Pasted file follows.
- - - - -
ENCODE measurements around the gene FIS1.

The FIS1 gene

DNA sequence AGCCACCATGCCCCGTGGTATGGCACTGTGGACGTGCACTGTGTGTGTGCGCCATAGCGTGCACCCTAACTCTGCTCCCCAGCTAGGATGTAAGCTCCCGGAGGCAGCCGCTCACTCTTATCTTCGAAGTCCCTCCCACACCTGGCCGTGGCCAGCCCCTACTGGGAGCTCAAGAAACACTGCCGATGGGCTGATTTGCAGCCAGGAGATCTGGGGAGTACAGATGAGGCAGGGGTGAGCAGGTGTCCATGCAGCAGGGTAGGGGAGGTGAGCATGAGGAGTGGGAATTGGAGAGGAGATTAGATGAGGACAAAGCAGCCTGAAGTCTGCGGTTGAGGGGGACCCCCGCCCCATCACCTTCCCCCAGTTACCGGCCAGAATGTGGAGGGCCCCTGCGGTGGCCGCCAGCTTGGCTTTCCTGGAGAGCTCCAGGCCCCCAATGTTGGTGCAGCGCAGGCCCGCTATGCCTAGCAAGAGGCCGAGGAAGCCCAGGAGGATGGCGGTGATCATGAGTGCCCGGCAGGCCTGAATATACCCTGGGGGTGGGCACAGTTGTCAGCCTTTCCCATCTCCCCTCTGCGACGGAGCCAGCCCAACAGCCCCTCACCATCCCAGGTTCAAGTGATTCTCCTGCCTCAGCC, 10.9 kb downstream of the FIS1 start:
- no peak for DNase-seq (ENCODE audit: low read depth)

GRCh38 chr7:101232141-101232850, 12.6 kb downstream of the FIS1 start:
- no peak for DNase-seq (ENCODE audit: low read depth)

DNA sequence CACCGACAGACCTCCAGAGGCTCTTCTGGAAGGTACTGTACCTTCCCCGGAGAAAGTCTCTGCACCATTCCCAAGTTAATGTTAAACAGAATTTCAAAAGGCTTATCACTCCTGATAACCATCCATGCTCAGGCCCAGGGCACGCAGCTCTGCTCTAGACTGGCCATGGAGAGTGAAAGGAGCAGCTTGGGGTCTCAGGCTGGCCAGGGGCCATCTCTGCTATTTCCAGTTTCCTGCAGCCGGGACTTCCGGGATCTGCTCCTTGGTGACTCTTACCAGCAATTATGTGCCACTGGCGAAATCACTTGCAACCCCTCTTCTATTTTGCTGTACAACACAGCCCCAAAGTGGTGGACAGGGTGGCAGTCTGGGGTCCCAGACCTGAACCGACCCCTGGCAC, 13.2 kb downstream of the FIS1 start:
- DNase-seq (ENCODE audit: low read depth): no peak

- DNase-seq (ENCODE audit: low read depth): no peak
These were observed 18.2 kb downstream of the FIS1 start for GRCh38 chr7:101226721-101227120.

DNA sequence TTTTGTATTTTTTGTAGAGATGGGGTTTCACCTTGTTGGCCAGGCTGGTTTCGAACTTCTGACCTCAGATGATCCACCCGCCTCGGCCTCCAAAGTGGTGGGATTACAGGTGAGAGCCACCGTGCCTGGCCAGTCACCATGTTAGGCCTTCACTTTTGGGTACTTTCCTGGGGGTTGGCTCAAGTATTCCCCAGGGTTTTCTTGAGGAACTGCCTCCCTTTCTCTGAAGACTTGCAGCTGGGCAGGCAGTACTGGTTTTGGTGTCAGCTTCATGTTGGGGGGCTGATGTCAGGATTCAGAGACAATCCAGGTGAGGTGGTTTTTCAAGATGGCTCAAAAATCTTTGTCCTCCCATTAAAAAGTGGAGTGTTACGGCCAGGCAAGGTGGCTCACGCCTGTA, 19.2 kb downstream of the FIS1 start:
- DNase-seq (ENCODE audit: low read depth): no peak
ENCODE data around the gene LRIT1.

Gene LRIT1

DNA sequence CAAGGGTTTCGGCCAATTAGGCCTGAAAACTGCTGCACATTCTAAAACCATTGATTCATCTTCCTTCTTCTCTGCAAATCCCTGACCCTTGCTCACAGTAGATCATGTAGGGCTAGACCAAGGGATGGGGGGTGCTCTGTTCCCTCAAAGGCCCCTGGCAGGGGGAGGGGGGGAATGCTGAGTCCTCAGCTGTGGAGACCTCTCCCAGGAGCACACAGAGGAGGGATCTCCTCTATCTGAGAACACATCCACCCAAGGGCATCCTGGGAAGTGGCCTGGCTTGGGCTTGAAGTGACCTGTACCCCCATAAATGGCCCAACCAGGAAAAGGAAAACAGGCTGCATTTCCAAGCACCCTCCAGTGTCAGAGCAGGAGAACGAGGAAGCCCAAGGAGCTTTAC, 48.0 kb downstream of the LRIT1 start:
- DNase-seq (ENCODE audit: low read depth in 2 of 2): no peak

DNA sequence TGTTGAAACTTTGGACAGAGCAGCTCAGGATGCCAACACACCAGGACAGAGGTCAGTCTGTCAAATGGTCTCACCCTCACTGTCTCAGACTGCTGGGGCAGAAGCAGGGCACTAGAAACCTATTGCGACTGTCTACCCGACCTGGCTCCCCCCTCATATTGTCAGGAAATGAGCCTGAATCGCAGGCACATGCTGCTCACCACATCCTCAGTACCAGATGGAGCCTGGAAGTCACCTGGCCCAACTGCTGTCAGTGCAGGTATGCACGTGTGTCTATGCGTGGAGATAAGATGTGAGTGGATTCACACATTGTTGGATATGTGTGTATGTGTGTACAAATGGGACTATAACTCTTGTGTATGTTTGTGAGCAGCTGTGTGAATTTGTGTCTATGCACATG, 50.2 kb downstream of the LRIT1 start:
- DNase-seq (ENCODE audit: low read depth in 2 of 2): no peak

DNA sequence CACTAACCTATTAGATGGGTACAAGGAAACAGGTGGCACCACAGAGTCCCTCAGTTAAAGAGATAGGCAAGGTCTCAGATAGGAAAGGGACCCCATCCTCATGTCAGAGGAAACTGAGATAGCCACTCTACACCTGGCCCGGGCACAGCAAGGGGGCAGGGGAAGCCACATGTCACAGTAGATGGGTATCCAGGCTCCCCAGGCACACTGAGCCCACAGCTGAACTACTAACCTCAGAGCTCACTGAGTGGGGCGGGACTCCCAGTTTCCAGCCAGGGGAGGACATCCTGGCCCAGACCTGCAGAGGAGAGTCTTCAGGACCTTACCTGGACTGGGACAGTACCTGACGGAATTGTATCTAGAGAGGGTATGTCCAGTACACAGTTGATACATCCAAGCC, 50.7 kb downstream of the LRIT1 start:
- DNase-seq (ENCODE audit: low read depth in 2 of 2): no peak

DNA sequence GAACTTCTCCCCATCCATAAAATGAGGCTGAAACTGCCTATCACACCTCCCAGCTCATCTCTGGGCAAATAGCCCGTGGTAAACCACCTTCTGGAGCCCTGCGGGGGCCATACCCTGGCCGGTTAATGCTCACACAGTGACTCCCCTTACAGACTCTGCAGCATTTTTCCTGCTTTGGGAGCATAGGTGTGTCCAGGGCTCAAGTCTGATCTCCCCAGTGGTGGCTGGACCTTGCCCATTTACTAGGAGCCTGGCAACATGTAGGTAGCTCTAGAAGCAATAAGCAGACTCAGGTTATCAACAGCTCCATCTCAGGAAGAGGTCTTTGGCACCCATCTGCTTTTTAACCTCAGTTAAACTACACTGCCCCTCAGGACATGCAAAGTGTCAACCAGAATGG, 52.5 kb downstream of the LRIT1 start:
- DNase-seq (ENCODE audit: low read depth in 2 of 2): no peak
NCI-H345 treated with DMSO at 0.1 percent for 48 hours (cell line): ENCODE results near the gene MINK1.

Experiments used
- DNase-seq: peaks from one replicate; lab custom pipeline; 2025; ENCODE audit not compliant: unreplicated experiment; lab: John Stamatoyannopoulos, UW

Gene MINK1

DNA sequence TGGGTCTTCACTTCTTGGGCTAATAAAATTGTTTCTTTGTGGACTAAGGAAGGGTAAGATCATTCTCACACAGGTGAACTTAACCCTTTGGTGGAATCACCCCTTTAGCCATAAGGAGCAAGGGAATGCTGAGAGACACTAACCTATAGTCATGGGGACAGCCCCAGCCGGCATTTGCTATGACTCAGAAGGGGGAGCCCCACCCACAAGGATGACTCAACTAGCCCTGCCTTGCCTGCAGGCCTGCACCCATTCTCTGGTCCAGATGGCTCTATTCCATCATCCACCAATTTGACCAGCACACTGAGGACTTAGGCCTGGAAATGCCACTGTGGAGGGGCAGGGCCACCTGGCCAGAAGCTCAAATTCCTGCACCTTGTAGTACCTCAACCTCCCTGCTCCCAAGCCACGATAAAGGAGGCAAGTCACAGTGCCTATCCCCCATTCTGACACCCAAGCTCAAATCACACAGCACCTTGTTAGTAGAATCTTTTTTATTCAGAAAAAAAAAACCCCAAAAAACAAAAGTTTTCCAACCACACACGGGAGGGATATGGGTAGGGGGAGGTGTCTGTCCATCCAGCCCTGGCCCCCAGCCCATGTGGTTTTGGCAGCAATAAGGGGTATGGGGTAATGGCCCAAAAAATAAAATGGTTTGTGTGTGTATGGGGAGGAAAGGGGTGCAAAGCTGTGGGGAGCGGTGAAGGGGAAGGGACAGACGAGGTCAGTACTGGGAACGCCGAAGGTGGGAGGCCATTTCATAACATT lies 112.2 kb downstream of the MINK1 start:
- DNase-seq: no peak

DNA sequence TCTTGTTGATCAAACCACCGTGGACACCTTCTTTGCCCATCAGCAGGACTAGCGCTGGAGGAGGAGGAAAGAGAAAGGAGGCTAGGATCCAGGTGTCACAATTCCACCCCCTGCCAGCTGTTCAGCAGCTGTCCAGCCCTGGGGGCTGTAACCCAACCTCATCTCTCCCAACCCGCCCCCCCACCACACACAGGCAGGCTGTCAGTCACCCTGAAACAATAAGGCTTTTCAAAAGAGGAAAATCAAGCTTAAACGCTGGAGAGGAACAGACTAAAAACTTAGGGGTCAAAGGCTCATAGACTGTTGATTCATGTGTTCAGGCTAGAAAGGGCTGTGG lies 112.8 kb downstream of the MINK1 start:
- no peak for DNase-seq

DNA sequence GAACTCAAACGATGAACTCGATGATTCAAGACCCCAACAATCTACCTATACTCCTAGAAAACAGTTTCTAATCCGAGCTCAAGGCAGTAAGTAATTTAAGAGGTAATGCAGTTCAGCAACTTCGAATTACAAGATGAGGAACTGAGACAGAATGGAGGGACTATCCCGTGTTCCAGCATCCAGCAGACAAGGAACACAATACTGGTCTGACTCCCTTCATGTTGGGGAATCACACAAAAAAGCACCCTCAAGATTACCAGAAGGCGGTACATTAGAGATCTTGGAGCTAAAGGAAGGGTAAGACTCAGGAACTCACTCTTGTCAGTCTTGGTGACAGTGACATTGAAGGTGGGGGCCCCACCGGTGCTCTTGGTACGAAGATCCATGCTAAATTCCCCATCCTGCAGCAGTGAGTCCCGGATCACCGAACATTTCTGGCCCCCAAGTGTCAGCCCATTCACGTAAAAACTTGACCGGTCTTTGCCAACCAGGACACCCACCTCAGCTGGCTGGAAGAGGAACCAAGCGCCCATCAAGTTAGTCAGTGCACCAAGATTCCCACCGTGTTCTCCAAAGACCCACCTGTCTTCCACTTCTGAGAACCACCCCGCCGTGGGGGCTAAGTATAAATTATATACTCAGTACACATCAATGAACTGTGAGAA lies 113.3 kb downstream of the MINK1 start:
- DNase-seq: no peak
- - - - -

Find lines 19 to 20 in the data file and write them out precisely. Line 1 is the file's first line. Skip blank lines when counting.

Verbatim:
DNA sequence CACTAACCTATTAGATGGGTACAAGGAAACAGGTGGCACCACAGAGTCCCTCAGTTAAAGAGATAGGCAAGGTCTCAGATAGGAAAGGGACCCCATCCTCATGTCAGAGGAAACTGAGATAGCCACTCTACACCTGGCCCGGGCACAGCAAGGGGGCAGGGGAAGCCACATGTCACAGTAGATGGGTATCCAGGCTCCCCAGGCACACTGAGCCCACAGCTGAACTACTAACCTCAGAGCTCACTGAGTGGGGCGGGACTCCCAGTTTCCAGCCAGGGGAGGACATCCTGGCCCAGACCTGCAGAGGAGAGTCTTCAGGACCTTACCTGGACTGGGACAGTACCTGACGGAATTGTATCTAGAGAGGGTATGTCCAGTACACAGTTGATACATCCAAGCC, 50.7 kb downstream of the LRIT1 start:
- DNase-seq (ENCODE audit: low read depth in 2 of 2): no peak